Is there a role for climate science in archaeology.
Increasingly, the answer seems to be yes.
One of the mysteries of Hawaiian history has been why voyaging between the Hawaiian Islands and the South Pacific stopped several hundred years before the arrival of Europeans in the Islands.
Climate researchers say that the decline in long-distance Pacific voyaging may have coincided with a significant change in climate, which would have changed weather patterns throughout the region.
For traditional navigator Bruce Blankenfeld, the link between climate and voyaging success is perfectly reasonable.
“You take a lot of your cues from the weather. If the weather changes, that changes everything,” he said.
Blankenfeld is one of five Hawai'i non-instrument navigators who recently was inducted into a traditional Micronesian navigation society. He is one of the veteran navigators of the Polynesian Voyaging Society's canoe, Hōkūle'a.
Around the year 1300 the global climate began a switch from a warm period, often referred to as the Medieval Warm Period, to a cooler pattern known as the Little Ice Age.
“There were changes in weather patterns and climate patterns, and there were more storm events in the Little Ice Age. This would have made traveling much harder, less predictable and less successful,” said Oliver Timm, a paleoclimatologist with the University of Hawai'i's International Pacific Research Center.
What caused the climate to cool? There are a couple of suspects, Timm told RaisingIslands.
One is that solar radiation dropped at the end of the warm period, although the drop was so small, about a tenth of a percent, that Timm believes it was unlikely to be the sole cause of cooling.
The other possible cause is volcanic activity, which can throw a great deal of material into the atmosphere that can block solar radiation.
“If you have several major volcanic events, that can significantly change incoming solar radiation,” Timm said.
The change in global average temperatures caused other changes, including a significant drop in sea level.
“The Medieval Warm Period sea level was a half meter to one meter higher than during the Little Ice Age. There was a significant drop in the sea level. That was a major stress for the societies of the Pacific islands. Suddenly, with a drop in sea levels, it changes the biology and food supply,” he said.
University of the South Pacific researcher Patrick Nunn addressed the impact of climate change on Polynesian societies in November 2007 at a conference of the International Pacific Research Center.
Nunn, a professor of oceanic geoscience, said that the change from the warm to the cool was the most rapid climate change in several thousand years.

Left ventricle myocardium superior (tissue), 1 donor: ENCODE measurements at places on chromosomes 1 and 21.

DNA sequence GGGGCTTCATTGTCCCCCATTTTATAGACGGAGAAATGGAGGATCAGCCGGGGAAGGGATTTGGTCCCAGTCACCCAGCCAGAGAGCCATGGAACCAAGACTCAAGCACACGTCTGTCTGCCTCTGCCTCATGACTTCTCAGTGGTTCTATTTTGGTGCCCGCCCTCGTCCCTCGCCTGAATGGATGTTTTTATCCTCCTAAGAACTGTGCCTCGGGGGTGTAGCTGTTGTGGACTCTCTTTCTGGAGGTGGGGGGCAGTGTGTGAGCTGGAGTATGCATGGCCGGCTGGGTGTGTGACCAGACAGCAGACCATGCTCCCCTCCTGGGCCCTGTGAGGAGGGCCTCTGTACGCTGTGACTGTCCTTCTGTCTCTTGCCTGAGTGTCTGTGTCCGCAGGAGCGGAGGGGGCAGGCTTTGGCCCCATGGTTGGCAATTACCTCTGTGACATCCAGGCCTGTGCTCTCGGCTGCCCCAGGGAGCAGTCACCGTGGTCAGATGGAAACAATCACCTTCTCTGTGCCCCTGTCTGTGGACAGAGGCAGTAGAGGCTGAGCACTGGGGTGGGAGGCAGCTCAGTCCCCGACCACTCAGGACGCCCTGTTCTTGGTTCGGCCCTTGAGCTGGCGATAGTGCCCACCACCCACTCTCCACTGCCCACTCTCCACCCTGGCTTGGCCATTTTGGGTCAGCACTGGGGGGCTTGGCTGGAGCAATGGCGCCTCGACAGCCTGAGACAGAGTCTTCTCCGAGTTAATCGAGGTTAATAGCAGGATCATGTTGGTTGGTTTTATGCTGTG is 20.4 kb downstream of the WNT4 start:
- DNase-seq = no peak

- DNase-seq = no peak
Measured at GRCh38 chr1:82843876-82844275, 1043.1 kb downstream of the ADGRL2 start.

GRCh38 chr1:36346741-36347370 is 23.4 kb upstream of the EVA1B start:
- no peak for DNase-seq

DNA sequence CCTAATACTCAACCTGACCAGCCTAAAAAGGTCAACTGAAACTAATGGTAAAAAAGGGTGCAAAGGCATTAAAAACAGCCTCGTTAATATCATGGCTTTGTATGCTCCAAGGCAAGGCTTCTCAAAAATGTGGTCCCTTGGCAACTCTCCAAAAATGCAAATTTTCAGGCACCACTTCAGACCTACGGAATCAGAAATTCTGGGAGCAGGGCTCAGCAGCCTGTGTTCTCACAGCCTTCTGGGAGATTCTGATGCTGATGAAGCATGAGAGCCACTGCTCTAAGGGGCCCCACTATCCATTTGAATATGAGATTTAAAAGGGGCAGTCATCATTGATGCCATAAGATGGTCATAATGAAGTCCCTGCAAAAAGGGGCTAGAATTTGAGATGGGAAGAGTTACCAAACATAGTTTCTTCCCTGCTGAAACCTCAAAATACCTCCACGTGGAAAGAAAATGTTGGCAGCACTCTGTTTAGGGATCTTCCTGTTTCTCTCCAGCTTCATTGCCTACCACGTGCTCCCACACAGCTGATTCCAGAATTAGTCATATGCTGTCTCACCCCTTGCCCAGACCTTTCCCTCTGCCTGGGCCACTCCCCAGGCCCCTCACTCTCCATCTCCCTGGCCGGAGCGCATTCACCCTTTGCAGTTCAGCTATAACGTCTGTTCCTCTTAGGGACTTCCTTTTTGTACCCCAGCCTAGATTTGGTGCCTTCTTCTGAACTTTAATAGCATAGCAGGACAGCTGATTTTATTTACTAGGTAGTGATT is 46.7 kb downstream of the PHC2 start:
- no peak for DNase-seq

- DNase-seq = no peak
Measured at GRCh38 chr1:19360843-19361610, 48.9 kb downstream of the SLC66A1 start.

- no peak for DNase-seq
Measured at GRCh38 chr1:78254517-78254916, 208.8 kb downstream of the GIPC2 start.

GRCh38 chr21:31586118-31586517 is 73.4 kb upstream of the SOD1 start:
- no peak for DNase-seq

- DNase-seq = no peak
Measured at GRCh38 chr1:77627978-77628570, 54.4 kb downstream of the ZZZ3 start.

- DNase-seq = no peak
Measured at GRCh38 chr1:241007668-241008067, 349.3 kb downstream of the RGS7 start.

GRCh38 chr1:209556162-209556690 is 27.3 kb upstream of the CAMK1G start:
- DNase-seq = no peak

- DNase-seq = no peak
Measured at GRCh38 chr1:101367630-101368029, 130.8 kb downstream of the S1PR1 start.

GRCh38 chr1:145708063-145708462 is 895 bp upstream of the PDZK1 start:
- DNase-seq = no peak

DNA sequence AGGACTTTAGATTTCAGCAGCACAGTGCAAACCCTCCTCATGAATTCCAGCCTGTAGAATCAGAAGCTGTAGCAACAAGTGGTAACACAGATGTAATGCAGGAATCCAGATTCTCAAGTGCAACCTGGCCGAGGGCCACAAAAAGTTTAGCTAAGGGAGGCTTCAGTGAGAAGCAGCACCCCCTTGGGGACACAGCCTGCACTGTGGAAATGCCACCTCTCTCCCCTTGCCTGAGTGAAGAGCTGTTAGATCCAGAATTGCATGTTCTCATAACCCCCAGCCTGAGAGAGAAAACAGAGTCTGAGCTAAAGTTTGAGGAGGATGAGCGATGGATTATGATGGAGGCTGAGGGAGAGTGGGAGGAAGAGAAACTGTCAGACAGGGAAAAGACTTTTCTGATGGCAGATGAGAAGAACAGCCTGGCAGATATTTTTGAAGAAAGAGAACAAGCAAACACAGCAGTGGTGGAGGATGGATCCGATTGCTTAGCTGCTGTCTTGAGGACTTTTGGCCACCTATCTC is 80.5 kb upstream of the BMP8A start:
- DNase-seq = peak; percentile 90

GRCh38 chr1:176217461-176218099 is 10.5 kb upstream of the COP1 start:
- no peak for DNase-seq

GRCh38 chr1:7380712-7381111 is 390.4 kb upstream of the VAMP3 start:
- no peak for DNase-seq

Timm said significant change may have taken anywhere from a few generations to as long as couple of hundred years, but it was significant against a backdrop of a long period of relative climate stability.
“The problem is for societies that have adapted to one climate for hundreds of years, and then you have a change that occurs over a few generations,”
One of the impacts of Little Ice Age lower sea levels in Hawai'i were that some salty marshes became fresh. Kawainui Marsh on O'ahu was among these. The plain inland of Bellows also went from salty to fresh. On Kaua'i, the low coastal plain at Mānā was populated during the 1300s, perhaps associated with a reduced salinity of its marshlands.
Nunn cites similar changes around the Pacific. At Tikiopia in the Solomon Islands, an inlet was cut off from the sea by dropping sea levels and became a lake.
Also during the Little Ice Age, there were increased numbers of disruptive El Nino climate events.
There was ecosystem stress and associated societal stress. As rich reefs were suddenly above sea level, coastal habitations were abandoned. Polynesians were moving, sometimes taking up residence on now-dry former swamplands, moving out to newly formed islands on the reefs, or moving to inland villages.
“Climate change, both directly and through environmental filters, caused profound societal changes in the tropical Pacific Islands during the last millennium,” Dunn said.
Associated with these changes was the dropping off of long-distance voyaging across much of Polynesia. Hawai'i and New Zealand, in particular, became isolated from the rest of Polynesia during this period. Other islands also suffered.
Trade routes were abandoned. In the Kiribati islands, the trade in stone tools from the Marquesas stopped, Nunn said.
It may be that the changes in society alone were enough to inhibit voyaging, or perhaps the mental maps that traditional navigators used were no longer accurate in a time of changing winds, changing temperatures, perhaps altered currents, and even possible changes in the movement patterns of fish and birds.
© 2007 Jan W. TenBruggencate